Outdoors writer Kelly pens Finger Lakes fishing guide

Marcellus retiree’s book a culmination of a career spent covering fishing

'Fishing the Finger Lakes' by J. Michael Kelly.

'Fishing the Finger Lakes' by J. Michael Kelly.

“He was one of the first people who actually made me believe I could make a living in writing,” he said.

As a student in Syracuse University’s S.I. Newhouse School of Public Communications, Kelly got his first paycheck as a journalist when he submitted a story on fishing in Otisco Lake to Outdoor Life magazine.

Kelly tells the story of that article in “Fishing the Finger Lakes,” and the backlash the magazine received when fishermen descended on the lake to find that the abundance of brown trout Kelly had described in the article had ended.

Despite a negative response, getting paid for the story further convinced Kelly he could make a living as an outdoors writer.

After finishing school Kelly contributed stories to various publications, including the Skaneateles Press which at that time was combined with the Marcellus Observer. He eventually took a job covering county government at the Syracuse Herald Journal for a steadier income, though he continued to write about hunting and fishing on the side and to date has had more than 2,000 outdoors articles published in magazines.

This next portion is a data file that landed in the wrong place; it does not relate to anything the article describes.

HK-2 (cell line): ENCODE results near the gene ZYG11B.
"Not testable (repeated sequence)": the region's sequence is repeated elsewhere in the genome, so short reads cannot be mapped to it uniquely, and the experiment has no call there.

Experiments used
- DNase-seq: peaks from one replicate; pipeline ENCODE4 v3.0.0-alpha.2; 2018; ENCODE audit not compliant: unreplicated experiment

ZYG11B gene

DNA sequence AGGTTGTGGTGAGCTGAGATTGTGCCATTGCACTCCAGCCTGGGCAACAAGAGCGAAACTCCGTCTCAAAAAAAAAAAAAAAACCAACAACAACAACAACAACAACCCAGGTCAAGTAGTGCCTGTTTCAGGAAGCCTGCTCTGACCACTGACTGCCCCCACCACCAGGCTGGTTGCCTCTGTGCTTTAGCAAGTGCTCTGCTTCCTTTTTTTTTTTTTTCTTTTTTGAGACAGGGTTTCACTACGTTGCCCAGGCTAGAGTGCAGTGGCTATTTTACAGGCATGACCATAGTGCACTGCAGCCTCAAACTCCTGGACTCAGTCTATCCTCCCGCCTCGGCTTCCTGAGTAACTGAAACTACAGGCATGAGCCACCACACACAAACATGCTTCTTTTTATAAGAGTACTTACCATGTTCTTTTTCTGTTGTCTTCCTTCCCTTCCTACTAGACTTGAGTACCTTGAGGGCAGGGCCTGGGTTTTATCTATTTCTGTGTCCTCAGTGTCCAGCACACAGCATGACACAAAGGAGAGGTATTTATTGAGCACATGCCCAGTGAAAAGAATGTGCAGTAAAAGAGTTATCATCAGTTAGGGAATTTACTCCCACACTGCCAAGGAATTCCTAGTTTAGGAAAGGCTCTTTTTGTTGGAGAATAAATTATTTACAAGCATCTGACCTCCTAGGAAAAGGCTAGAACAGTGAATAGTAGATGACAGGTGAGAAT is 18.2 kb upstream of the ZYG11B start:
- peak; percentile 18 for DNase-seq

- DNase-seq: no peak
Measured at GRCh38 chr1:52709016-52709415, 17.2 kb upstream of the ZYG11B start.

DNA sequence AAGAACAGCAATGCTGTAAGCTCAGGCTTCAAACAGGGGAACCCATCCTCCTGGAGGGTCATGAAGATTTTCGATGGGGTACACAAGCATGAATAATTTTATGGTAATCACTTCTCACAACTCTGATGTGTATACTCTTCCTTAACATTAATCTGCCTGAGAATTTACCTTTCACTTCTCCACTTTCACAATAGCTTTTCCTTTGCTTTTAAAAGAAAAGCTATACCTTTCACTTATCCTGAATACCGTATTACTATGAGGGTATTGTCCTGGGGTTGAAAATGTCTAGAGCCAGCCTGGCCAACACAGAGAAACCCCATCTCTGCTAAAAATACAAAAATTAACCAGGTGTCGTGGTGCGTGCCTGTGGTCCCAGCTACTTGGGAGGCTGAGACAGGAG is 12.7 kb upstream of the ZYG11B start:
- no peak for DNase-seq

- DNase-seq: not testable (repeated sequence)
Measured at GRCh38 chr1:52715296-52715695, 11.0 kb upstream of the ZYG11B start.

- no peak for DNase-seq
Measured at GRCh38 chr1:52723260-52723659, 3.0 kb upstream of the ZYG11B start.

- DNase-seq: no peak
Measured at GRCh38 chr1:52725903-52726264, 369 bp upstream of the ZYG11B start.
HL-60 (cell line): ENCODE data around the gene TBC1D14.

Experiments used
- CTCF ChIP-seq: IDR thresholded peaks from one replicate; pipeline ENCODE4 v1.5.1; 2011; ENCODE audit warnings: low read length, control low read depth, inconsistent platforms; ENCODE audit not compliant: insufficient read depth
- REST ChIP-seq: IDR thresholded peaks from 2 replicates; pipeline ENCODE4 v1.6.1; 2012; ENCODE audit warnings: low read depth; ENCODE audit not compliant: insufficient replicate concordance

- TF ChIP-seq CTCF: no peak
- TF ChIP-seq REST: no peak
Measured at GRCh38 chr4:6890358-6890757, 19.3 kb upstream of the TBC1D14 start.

He later became the outdoors beat writer and columnist for the Syracuse Post-Standard. Shortly after retiring about six years ago, he self-published a collection of his favorite columns titled “Farewell, Old Girl and Other Stories of the Great Outdoors.”

He was then contacted by Peter Burford of Burford Books a publisher who prints, among other things, regional outdoors guides and works on nonfiction.

Though other books have been written on fishing in the Finger Lakes region they were all dated and often dull to read, so Kelly and Burford agreed that there would be a market for a comprehensive guide for the Finger Lakes region, and due to his experience, Kelly was the right man for the job.

He was given a small advance to work on the book and started doing research which consisted mainly of something he already did all the time as a retiree: fishing. Though many of the anecdotes and knowledge in the book come from his past experiences as both an avid fisherman and outdoors writer, he also went out and fished at the 11 lakes he covers in the book to do additional research and talked to people knowledgeable on ecosystems and biology whom he knew from his years spent on the beat.

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